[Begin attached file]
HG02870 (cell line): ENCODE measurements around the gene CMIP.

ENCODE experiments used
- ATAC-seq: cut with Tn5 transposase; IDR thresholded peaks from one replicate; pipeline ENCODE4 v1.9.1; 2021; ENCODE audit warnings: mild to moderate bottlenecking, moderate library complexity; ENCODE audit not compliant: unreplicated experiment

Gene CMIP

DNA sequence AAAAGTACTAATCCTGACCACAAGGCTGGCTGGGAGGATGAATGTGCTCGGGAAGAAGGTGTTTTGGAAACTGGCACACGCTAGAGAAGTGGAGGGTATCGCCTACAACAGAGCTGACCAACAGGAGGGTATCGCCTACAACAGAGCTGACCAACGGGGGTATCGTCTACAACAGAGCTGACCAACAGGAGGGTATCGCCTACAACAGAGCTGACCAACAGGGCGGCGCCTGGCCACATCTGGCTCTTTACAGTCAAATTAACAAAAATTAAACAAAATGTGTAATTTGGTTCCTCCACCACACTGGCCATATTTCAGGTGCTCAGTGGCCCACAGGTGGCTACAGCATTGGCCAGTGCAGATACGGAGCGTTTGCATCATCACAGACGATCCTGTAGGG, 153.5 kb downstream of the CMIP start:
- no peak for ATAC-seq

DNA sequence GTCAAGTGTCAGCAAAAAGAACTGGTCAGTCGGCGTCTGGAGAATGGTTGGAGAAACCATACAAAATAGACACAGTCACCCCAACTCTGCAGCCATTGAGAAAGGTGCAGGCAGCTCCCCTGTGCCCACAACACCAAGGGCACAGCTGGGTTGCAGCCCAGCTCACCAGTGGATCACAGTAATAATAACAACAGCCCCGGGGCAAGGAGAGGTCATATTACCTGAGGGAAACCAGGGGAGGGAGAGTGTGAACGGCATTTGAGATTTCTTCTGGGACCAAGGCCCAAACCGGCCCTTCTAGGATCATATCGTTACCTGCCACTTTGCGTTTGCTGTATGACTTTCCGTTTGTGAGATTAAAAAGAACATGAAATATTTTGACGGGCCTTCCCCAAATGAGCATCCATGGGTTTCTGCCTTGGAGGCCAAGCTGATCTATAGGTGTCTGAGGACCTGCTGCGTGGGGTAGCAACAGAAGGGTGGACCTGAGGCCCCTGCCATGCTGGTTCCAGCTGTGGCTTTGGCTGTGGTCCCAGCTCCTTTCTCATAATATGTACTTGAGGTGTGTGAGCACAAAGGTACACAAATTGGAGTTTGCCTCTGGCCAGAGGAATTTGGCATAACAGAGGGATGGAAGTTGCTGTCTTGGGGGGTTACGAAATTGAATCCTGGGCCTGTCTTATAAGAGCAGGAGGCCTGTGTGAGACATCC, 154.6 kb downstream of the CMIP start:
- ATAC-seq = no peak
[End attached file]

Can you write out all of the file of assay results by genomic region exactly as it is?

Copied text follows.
HG02870 (cell line): ENCODE measurements around the gene CMIP.

ENCODE experiments used
- ATAC-seq: cut with Tn5 transposase; IDR thresholded peaks from one replicate; pipeline ENCODE4 v1.9.1; 2021; ENCODE audit warnings: mild to moderate bottlenecking, moderate library complexity; ENCODE audit not compliant: unreplicated experiment

Gene CMIP

DNA sequence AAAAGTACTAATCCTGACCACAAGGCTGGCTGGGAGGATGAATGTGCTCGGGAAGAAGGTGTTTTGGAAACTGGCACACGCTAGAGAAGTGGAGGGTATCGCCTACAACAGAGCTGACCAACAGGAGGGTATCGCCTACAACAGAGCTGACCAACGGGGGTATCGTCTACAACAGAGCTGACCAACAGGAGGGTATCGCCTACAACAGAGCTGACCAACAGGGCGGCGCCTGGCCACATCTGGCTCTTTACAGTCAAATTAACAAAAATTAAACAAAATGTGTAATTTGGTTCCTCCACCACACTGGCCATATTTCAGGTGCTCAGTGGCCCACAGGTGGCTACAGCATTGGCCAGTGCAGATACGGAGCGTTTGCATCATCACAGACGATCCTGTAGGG, 153.5 kb downstream of the CMIP start:
- no peak for ATAC-seq

DNA sequence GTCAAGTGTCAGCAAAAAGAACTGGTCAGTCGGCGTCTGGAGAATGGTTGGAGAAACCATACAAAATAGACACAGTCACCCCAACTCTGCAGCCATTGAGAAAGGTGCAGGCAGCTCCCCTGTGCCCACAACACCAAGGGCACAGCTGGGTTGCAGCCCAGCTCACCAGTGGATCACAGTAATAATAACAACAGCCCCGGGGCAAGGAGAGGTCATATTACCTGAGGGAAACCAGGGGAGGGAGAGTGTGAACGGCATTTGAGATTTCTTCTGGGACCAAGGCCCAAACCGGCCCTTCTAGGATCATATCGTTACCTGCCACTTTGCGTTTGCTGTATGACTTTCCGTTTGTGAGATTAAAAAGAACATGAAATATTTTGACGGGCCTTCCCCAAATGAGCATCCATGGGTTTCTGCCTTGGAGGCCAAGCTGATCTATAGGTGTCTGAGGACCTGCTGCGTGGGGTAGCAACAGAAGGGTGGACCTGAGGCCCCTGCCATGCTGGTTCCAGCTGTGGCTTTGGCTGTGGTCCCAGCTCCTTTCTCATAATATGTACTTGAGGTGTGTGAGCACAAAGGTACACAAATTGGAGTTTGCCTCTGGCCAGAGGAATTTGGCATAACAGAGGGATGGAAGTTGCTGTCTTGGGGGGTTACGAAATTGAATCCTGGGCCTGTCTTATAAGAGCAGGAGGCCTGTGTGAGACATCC, 154.6 kb downstream of the CMIP start:
- ATAC-seq = no peak